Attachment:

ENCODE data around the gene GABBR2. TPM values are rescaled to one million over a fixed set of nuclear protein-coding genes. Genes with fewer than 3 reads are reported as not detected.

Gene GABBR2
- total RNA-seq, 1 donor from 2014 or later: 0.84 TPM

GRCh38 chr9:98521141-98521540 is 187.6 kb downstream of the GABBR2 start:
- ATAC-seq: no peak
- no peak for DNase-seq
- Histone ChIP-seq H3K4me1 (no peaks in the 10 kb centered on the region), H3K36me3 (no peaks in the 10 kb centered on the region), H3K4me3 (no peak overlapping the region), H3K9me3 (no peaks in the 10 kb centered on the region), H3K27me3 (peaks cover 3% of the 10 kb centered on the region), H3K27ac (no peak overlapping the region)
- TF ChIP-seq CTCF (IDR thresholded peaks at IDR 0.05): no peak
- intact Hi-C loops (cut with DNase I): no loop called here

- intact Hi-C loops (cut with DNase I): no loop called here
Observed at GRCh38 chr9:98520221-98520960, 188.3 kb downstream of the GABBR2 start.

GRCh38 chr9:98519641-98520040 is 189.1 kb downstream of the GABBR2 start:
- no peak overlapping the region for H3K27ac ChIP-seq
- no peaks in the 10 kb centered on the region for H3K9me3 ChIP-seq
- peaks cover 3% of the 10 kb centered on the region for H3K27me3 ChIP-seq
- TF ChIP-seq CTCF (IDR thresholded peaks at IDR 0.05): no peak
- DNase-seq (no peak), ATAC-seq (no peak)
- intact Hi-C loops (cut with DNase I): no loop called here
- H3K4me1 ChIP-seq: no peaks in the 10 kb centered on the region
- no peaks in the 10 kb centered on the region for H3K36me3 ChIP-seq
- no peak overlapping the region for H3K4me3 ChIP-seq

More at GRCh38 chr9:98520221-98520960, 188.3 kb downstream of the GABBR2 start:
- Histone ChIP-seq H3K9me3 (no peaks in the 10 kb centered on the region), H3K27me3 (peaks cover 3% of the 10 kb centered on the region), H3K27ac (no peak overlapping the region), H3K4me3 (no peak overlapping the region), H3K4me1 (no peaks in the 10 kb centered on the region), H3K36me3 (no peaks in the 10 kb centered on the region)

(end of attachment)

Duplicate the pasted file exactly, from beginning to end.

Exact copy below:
ENCODE data around the gene GABBR2. TPM values are rescaled to one million over a fixed set of nuclear protein-coding genes. Genes with fewer than 3 reads are reported as not detected.

Gene GABBR2
- total RNA-seq, 1 donor from 2014 or later: 0.84 TPM

GRCh38 chr9:98521141-98521540 is 187.6 kb downstream of the GABBR2 start:
- ATAC-seq: no peak
- no peak for DNase-seq
- Histone ChIP-seq H3K4me1 (no peaks in the 10 kb centered on the region), H3K36me3 (no peaks in the 10 kb centered on the region), H3K4me3 (no peak overlapping the region), H3K9me3 (no peaks in the 10 kb centered on the region), H3K27me3 (peaks cover 3% of the 10 kb centered on the region), H3K27ac (no peak overlapping the region)
- TF ChIP-seq CTCF (IDR thresholded peaks at IDR 0.05): no peak
- intact Hi-C loops (cut with DNase I): no loop called here

- intact Hi-C loops (cut with DNase I): no loop called here
Observed at GRCh38 chr9:98520221-98520960, 188.3 kb downstream of the GABBR2 start.

GRCh38 chr9:98519641-98520040 is 189.1 kb downstream of the GABBR2 start:
- no peak overlapping the region for H3K27ac ChIP-seq
- no peaks in the 10 kb centered on the region for H3K9me3 ChIP-seq
- peaks cover 3% of the 10 kb centered on the region for H3K27me3 ChIP-seq
- TF ChIP-seq CTCF (IDR thresholded peaks at IDR 0.05): no peak
- DNase-seq (no peak), ATAC-seq (no peak)
- intact Hi-C loops (cut with DNase I): no loop called here
- H3K4me1 ChIP-seq: no peaks in the 10 kb centered on the region
- no peaks in the 10 kb centered on the region for H3K36me3 ChIP-seq
- no peak overlapping the region for H3K4me3 ChIP-seq

More at GRCh38 chr9:98520221-98520960, 188.3 kb downstream of the GABBR2 start:
- Histone ChIP-seq H3K9me3 (no peaks in the 10 kb centered on the region), H3K27me3 (peaks cover 3% of the 10 kb centered on the region), H3K27ac (no peak overlapping the region), H3K4me3 (no peak overlapping the region), H3K4me1 (no peaks in the 10 kb centered on the region), H3K36me3 (no peaks in the 10 kb centered on the region)